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TWILIGHT.

The twilight is sad and cloudy,

The wind blows wild and free, And like the wings of sea-birds

Flash the white caps of the sea.

But in the fisherman's cottage

There shines a ruddier light, And a little face at the window

Peers out into the night.

Close, close it is pressed to the window,

As if those childish eyes Were looking into the darkness,

To see some form arise.

And a woman's waving shadow

Is passing to and fro, Now rising to the ceiling,

Now bowing and bending low.

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What tale do the roaring ocean,

And the night-wind, bleak and wild, As they beat at the crazy casement,

Tell to that little child ?

And why do the roaring ocean,

And the night-wind, wild and bleak, As they beat at the heart of the mother, Drive the color from her cheek ?

H. W. LONGFELLOW.

See where, upon the blue and waveless deep,
Comes forth the silent Moon!
Now, Music, wake from out thy charmed sleep;
And bid thy sweet soul weep
Her life away in some immortal tune!
Or let thy soaring spirit run
Aloft upon some wild enchanted air,

BARRY CORNWALL. THE FISHERMEN.

Three fishers went sailing out into the West,

Out into the West as the sun went down, Each thought of the woman who loved him the best,

And the children stood watching them out of the town; For men must work, and women must weep, And there's little to earn, and many to keep,

Though the harbor bar be moaning.

Three wives sat up in the light-house tower

And trimmed the lamps as the sun went down, And they looked at the squall, and they looked at the

shower, And the rack it came rolling up, ragged and brown; But men must work, and women must weep, Though storms be sudden, and waters deep,

And the harbor bar be moaning.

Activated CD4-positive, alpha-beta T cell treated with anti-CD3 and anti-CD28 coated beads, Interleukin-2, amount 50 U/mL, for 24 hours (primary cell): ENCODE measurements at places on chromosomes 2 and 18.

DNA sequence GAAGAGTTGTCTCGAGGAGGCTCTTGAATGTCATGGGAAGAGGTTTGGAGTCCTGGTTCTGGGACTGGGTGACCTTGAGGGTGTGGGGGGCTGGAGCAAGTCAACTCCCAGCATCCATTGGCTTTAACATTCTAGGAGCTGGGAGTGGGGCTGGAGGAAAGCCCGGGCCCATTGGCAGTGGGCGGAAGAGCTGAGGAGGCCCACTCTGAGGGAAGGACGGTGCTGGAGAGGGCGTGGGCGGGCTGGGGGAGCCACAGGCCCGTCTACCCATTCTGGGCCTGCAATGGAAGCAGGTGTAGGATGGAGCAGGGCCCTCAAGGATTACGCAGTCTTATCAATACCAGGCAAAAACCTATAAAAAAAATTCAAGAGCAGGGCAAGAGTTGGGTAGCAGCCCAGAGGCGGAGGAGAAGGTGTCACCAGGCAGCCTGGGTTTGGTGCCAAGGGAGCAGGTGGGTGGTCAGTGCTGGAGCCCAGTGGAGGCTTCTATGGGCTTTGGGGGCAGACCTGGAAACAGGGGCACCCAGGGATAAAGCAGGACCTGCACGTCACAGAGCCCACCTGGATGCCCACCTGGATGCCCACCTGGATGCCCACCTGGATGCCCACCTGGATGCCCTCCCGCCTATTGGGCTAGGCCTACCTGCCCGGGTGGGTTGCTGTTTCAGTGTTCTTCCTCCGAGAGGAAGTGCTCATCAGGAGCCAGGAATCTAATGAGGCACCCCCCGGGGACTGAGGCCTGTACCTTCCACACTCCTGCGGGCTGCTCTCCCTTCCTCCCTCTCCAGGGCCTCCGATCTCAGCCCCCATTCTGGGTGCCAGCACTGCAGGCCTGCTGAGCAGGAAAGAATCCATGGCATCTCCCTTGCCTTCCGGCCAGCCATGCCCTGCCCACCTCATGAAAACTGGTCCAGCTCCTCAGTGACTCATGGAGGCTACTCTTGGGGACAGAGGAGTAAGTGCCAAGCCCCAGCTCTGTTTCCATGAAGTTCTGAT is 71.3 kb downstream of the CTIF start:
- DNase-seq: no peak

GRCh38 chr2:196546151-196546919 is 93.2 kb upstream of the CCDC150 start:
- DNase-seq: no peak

Three corpses lay out on the shining sands

In the morning gleam as the tide went down,
And the women are watching and wringing their hands,

For those who will never come back to the town ;
For men must work, and women must weep,-
And the sooner it's over, the sooner to sleep
And good bye to the bar and its moaning.

CHARLES KINGSLEY.

MOONRISE.

ABOVE the headlands massy, dim,

A swelling glow, a fiery birth, A marvel in the sky doth swim,

Advanced upon the hush of earth.

The globe, o'erhanging bright and brave

The pale green-glimmering ocean-floor, Silvers its wave, its rustling wave

Soft folded on the shelving shore.

O lonely moon, a lonely place
Is this thou cheerest with thy face;
Three sand-side houses, and afar
The steady beacon's faithful star!

WILLIAM ALLINGHAM.

GLIDE ON, MY BARK.

Glide on, my bark; the summer's tide
Is gently flowing to thy side ;
Around thy prow, the waters bright,
In circling rounds of broken light,
Are glittering, as if ocean gave

Her countless gems to deck the wave; Whilst moonlight shines like mimic dayGlide on, my bark, thy moonlit way.

Glide on, my bark! how sweet to rove,
With such a beaming sky above,
O'er the dark sea, whose murmurs seem,
Like fairy music in a dream;
No sound is heard to break the spell,

Except the water's gentle swell;
Whilst midnight, like a mimic day,
Shines on, to guide our moonlit way.

ANONYMOUS.

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